Current News

Denver unveils construction-defects reform proposal to spur condo building

The Colorado Statesman

Denver Mayor Michael Hancock this week unveiled a proposal aimed at reining in costs associated with construction defects lawsuits, an issue he believes has hampered the city's ability to provide housing options for a booming city population.

The proposed ordinance is the latest effort by a municipality to deal with a polarizing issue that has yet to yield results at the state level.

Denver Chamber lays out wish list for state water plan

The Colorado Statesman

James Lochhead, head of Denver Water, put it simply and perhaps with a hint of optimism: “We can have it all.”

Lochhead was among a group of statewide water leaders who sat down last week to chat about Colorado’s Water Plan. Their chat took place before several hundred at a Metro Denver Chamber of Commerce luncheon, convened to discuss the role business can play charting the state’s water future.

Fight on the right in Colorado Springs over proposed tax hike to fix potholes

The Colorado Statesman

Colorado Springs residents are known for their opposition to tax increases, but they’re also fed up with the potholes that pepper the city’s streets.

Voters will decide which is worse on Nov. 3 with Ballot Issue 2C, a measure that would increase the 2.5-percent city sales tax by 0.62 percent to raise $50 million annually for five years to rebuild, pave and maintain the eroding roads.

Young Dems’ debate watch crowd cheers Sanders, warms to Clinton

The Colorado Statesman

At Jake’s Sports Bar in a borderland corner of Denver’s hipster Five Points/Cole neighborhoods, roughly 150 people — a collage of tattoos, piercings, thick-frame eyeglasses and baby bangs — crowded together Tuesday evening at a Colorado Young Democrats 2016 presidential candidate debate-watch party.

This was primarily a Bernie Sanders crowd. They cheered the Vermont senator’s passion, laughed at his jokes, tweeted out his sharp running critique of income inequality and the “rigged system” where “Congress doesn’t regulate Wall Street; Wall Street regulates Congress,” as he put it.

Guest Commentary

Brackney: Time to reform antiquated liquor laws to benefit consumers, craft breweries alike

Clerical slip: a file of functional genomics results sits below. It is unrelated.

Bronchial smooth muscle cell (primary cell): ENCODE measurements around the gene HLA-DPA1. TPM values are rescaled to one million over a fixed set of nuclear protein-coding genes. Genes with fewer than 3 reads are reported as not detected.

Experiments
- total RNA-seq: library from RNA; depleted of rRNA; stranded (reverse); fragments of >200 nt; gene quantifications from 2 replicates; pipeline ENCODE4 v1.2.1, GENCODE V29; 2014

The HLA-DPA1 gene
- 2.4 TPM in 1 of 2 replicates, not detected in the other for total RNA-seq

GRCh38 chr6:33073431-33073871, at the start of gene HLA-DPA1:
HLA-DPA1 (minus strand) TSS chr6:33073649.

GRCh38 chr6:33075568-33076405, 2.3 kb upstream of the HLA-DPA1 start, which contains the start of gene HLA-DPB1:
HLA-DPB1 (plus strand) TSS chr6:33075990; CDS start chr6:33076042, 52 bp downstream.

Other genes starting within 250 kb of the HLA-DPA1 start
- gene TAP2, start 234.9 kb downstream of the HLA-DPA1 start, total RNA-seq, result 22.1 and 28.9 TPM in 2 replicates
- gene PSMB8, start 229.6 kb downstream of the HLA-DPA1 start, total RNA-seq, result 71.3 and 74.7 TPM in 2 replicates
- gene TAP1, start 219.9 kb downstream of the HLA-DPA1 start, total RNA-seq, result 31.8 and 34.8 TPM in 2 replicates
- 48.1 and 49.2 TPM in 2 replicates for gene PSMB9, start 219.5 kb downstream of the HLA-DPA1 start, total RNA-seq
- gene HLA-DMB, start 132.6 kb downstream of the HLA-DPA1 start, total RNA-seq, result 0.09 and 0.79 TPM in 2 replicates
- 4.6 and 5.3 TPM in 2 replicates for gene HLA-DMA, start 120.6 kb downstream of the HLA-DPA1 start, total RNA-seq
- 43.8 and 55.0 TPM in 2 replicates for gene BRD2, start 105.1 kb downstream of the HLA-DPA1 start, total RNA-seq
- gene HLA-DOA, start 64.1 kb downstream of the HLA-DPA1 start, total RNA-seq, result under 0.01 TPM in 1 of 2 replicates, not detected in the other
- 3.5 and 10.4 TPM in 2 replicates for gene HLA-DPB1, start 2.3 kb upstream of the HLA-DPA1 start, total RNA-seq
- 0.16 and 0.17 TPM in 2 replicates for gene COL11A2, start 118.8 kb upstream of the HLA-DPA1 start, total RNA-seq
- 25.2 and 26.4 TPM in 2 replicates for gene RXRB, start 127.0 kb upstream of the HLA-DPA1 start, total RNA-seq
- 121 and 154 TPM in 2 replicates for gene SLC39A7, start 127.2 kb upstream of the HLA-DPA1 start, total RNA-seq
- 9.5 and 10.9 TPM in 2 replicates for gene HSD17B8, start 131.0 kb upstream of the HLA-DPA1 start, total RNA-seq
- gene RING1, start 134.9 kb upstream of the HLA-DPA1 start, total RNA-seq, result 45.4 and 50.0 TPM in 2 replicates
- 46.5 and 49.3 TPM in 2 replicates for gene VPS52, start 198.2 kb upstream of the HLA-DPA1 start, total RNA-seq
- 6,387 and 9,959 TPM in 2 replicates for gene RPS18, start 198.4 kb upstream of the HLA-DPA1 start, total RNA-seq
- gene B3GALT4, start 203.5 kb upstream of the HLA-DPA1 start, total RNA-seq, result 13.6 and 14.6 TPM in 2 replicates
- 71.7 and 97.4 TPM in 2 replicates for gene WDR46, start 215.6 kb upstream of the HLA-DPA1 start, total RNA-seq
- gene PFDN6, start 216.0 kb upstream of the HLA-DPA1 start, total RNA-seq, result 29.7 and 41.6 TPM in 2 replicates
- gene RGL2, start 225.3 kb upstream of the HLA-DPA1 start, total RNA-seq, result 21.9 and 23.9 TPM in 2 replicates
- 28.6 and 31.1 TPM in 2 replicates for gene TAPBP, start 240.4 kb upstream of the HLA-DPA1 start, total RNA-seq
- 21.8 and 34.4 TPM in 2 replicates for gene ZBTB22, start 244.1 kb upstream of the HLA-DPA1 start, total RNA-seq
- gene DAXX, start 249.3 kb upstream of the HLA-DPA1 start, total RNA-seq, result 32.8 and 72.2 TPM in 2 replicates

Guest Contributor

Did you know that 42 states allow full-strength beer or wine to be sold in their grocery stores? And of the eight that don’t, only five still sell 3.2 beer – or, as it’s more commonly known, near beer?

Colorado unfortunately occupies the ignominious space of only allowing “near beer” in grocery stores, along with states like Kansas and Oklahoma.

Colorado Capitol Watch

Noonan: Womb-to-tomb surveillance by Dept. of Ed?

Colorado Capitol Watch

Surveillance is the business model of the Internet, according to computer security analyst Bruce Schneier in a recent New York Times article on European data privacy. Surveillance is also, apparently, the business model of our own Colorado Department of Education.

CDE prefers to call its work “longitudinal analysis.” It started when the state decided to measure cohorts of students from kindergarten through high school. The Legislature added measures down to pre-kindergarten, up to higher education and, recently, to careers and prison.


Hudson: Worry turns into confidence at Clinton debate-watch party

The Colorado Statesman

Polly Baca, Colorado’s first female Hispanic state Senator and Democratic National committeewoman, who later served for many years as vice chair of the Democratic National Committee, shoehorned 40 Clinton supporters into her downtown Denver condo for the first Democratic presidential debate of 2016. State Rep. Angela Williams, who’s running for a Denver Senate seat next year, joined the predominantly female crowd.

Letter to the Editor

Letter: Watching the grownups debate


The Democrats showed America how grownups debate. They discussed real issues — income inequity chocking the middle class, billionaire money buying politics, global climate change threatening our future — and they did so respecting each other. The Democratic candidates each have experience, knowledge and a vision of a more inclusive future for all Americans. We see leaders to vote for, rather than clowns to vote against.

Letter to the Editor

Letter: Extremist Cruz won’t be elected president


I initially admired Ted Cruz for his smarts and positions on illegal immigration and the budgets.

But his extremist and unconstitutional — as well as pandering and hypocritical — stands on so many issues make him unelectable in a general election.

News from Yesteryear

Dudley Brown targets squishy Republicans; Holly Coors leads star-studded D.C. excursion

The Colorado Statesman

Twenty Years Ago this week in The Colorado Statesman … Colorado Conservative Union chairman Dudley Brown issued “Wanted” notices for the two Republican legislators scoring lowest on the group’s ratings from the 1995 session. State Rep. Russell George, R-Rifle, didn’t vote the way CCU wanted on any of 13 bills, and state Sen. Dave Watenberg, R-Walden, only voted with CCU once on 11 bills.